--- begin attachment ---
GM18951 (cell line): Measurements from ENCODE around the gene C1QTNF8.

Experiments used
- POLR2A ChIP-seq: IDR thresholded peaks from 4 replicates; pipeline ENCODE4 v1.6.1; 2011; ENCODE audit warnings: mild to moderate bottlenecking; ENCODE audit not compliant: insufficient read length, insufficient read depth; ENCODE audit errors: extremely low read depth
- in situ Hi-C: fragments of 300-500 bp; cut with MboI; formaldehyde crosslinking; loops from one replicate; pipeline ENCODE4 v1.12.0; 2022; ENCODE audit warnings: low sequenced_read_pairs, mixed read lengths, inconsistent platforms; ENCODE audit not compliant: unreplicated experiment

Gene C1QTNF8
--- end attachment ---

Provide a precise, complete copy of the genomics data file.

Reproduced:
GM18951 (cell line): Measurements from ENCODE around the gene C1QTNF8.

Experiments used
- POLR2A ChIP-seq: IDR thresholded peaks from 4 replicates; pipeline ENCODE4 v1.6.1; 2011; ENCODE audit warnings: mild to moderate bottlenecking; ENCODE audit not compliant: insufficient read length, insufficient read depth; ENCODE audit errors: extremely low read depth
- in situ Hi-C: fragments of 300-500 bp; cut with MboI; formaldehyde crosslinking; loops from one replicate; pipeline ENCODE4 v1.12.0; 2022; ENCODE audit warnings: low sequenced_read_pairs, mixed read lengths, inconsistent platforms; ENCODE audit not compliant: unreplicated experiment

Gene C1QTNF8